"The total cash at our disposal in the end of Q3, and the personnel and cost cutting measures taken in the beginning of Q4 are enough to lead to profitability and positive cash flow without the use of external resources," Viryanet (Nasdaq:VRYA) (VRYA) CFO Albert Gabrielli estimated early in November 2001.
It now appears that in spite of his optimism, ViryaNet, traded both in New York and Tel Aviv according to a $10 million market cap, is now planning a financing round.
Financial data company Dolev & Abramovich says ViryaNet, a provider of management solutions for service technicians and engineers, is to launch a $12 million PIPE funding round, to be led by Tamir Fishman. PIPE, Private Investment in Public Equity, is a financial tool that enables a public company to privately issue a share package to institutional investors.
ViryaNet would not comment when asked whether it deemed it wise to issue with share price at an all time low. Companies that take the PIPE route are usually struggling companies that will not successfully raise funds from the public.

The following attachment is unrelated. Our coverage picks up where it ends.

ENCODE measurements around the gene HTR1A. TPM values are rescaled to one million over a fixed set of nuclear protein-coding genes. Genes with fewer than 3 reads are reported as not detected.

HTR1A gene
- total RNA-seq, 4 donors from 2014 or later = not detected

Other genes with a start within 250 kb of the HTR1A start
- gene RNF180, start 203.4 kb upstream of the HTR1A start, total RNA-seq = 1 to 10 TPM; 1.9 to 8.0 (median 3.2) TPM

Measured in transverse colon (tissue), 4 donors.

The shares ViryaNet will issue to the institutional investors do not have to be listed for trade for several months, possibly as many as six.
Since the share might tumble below its current 40 cent level in these six months, investors will then be able to buy it for an even lower price. In such a case, investors receive more stock to make up for the sum of their investment.
"In spite of the unstable economy, our goal is to gain Q4 operating balance, deducting any one-time expenses, and achieve positive cash flow in Q1 2002," said Gabrielli.
Salomon Smith Barney agreed with the company's estimates, and is also predicting bottom line balance in the year¿s fourth quarter.